Short Walks Reverse the Problems of Sitting
You probably know that prolonged sitting isn’t healthy – it can actually reduce your lifespan. Here’s the good news – taking a 2 minute walk every hour can reverse the damage. Research from the University of Utah has shown that people who engage in two minutes of walking every waking hour come close to achieving the 2.5 hours of moderate exercise each week - the amount that strengthens the heart, muscles and bones and extends the lifespan. My suggestions – set an alarm when you are working at your desk, and walk around with gusto every hour. Get up during all commercials when you watch television – that will give you much more strolling time. This regimen may be better than sitting all day and then taking a run or going to the gym. Stay tuned.
Squirm to Learn
A new study from the University of Central Florida showed that children with attention deficit/ hyperactivity disorder (ADHD) learn better if they are allowed to engage in foot tapping, leg swinging and chair scooting movements. This kind of movement is vital to how they remember information and work out cognitive tasks. Children without hyperactivity learn less well if kept in motion. Mark Rapport, head of the Children’s Learning Clinic at the University of Central Florida said ”The message isn’t ‘let them run around the room’ but that you need to be able to facilitate their movement so that they can maintain the level of alertness necessary for cognitive activities. A majority of students with ADHD could perform better on classroom work, tests and homework if they’re sitting on activity balls or exercise bikes, for example.” This message may be true for adults as well – if you have always been a fidgeter and think you have a version of attention deficit disorder, try reading on a slow treadmill or exercise bike. It may improve your concentration.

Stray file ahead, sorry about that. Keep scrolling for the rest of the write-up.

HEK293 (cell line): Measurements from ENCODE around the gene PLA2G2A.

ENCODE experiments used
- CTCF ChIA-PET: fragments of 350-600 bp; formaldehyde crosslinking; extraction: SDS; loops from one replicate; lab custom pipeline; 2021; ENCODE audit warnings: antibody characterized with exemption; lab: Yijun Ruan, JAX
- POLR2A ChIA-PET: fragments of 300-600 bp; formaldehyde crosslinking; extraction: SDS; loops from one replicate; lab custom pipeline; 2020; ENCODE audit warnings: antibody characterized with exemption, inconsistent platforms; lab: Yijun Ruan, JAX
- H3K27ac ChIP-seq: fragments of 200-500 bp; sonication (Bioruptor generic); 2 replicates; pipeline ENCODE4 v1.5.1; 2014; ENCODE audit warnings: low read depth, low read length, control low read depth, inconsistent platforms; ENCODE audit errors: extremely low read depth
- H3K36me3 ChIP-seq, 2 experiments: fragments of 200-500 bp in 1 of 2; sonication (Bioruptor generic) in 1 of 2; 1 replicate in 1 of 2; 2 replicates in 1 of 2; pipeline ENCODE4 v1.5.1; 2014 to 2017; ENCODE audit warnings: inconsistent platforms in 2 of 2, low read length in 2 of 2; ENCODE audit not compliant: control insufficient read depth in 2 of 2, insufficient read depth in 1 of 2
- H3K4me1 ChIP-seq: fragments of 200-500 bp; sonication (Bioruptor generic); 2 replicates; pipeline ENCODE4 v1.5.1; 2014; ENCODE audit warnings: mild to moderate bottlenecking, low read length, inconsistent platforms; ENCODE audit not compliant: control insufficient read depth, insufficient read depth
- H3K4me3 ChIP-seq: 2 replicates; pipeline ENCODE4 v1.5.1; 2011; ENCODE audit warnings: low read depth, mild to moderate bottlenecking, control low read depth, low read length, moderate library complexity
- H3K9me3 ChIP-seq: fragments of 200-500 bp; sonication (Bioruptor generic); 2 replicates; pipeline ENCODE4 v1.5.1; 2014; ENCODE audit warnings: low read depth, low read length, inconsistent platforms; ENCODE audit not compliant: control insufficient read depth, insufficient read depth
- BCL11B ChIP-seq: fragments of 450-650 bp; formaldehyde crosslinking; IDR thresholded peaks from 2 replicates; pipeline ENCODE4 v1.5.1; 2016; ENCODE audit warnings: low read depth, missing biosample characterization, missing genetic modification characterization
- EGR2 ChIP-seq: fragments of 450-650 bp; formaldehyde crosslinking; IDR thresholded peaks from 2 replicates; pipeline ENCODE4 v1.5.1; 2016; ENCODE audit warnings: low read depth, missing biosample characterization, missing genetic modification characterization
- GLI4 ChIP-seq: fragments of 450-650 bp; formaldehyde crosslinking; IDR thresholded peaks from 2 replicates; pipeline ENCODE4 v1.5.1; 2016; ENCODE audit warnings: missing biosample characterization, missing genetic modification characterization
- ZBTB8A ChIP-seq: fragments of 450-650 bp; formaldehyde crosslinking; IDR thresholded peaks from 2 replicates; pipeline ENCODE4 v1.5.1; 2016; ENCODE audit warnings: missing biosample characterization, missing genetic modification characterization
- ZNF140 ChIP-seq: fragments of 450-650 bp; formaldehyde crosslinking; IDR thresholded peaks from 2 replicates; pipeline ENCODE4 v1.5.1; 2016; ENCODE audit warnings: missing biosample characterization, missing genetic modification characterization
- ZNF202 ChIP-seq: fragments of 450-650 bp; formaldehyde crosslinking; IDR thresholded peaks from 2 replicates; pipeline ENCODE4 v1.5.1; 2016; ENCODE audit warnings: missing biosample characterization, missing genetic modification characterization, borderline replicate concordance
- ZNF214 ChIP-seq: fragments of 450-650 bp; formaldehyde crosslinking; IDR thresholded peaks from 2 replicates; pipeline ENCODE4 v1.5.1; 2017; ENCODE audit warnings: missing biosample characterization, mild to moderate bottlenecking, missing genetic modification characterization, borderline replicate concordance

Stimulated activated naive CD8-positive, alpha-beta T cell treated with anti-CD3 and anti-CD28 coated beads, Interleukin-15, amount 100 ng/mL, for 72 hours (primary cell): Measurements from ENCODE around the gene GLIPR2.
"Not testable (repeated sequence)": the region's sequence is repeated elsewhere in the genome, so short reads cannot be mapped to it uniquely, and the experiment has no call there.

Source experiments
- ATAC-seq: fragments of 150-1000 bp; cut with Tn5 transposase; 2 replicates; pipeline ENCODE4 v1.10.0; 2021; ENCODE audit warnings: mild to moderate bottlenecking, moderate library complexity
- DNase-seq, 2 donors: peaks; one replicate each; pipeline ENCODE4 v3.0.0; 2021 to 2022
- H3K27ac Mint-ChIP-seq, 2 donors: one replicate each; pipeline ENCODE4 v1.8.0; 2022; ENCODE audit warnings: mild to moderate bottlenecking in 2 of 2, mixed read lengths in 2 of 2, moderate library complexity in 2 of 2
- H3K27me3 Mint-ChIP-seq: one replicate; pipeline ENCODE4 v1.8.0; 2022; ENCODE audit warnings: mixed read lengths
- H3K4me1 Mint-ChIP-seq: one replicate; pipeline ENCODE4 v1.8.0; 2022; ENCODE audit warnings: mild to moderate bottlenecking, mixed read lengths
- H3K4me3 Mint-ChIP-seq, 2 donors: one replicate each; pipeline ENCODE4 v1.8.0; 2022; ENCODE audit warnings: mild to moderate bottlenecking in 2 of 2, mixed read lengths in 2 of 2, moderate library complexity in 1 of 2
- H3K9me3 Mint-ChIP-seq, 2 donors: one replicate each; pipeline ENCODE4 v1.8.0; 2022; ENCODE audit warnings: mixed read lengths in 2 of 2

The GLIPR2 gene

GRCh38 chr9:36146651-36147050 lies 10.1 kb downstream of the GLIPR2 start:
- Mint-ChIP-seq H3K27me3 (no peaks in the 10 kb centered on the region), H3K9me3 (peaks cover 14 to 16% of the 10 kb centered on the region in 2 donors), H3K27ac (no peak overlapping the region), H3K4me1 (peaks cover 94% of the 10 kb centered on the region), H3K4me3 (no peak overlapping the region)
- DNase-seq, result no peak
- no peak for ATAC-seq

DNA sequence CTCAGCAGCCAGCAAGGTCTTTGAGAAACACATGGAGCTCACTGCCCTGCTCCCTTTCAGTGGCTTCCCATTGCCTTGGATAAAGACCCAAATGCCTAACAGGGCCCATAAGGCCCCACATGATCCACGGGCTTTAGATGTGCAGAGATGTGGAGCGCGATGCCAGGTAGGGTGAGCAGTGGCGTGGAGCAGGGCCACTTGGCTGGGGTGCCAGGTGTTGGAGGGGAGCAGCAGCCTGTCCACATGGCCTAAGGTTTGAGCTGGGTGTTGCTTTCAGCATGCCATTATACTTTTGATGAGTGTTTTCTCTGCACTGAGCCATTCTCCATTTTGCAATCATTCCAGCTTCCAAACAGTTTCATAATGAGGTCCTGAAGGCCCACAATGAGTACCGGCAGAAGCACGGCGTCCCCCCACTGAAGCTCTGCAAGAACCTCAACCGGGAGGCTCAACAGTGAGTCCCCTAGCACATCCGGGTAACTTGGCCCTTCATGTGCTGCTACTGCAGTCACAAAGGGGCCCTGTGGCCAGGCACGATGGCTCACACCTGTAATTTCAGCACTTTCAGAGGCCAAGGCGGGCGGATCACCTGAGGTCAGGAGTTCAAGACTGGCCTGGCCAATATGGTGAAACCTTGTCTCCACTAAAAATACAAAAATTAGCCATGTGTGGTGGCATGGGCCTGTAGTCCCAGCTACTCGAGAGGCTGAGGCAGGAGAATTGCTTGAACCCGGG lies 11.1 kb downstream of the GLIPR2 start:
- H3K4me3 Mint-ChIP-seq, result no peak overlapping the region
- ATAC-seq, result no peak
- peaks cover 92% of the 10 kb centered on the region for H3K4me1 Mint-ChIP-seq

Diet Swap has dramatic effects on colon cancer risk
Scientists at Imperial College in London and the University of Pittsburgh have found dramatic effects on risk factors for colon cancer when American and African volunteers swapped diets for just two weeks. Western diets, high in protein and fat but low in fiber are thought to raise colon cancer risk compared to African diets high in fiber and low in fats and protein. Colon cancer rates are much higher in the western world than in Africa or Asia. A group of 20 African American volunteers and another group of 20 people from rural South Africa swapped diets under tightly controlled conditions for two weeks. The volunteers had colonoscopy exams before and after the diet swap – researchers also looked at biological markers for colon cancer and samples of colonic bacteria. In the start, almost half of American subjects had colonic polyps (which can progress to cancer) and none of the Africans had these growths. After two weeks on the African diet, the Americans had significantly less inflammation in the colon and reduced biomarkers of cancer risk. In the African group. measurements indicating cancer risk had increased dramatically after two weeks on the western diet.
Professor Stephen O'Keefe at the University of Pittsburgh, who directed the study, said: “our study suggests that westernization of the diet induces changes in biomarkers of colon cancer risk in the colonic mucosa within two weeks. Perhaps even more importantly, a change in diet from a westernized composition to a 'traditional African' high fiber low fat diet reduced these biomarkers of cancer risk within two weeks, indicating that it is likely never too late to change your diet to change your risk of colon cancer."
The study found that a major reason for the changes in cancer risk was the way in which the bacteria in the gut -- known as the microbiome -- altered their metabolism to adapt to the new diet. In the American group, the researchers found that the African diet led to an increase in the production of butyrate, a byproduct of fibre metabolism that has important anti-cancer effects.
The take home message here is – eat plant foods high in fiber. Refined flours, sugars and all kinds of processed foods should be seriously questioned and left on the grocery shelf.
Sadja Greenwood, MD, MPH – back issues on this blog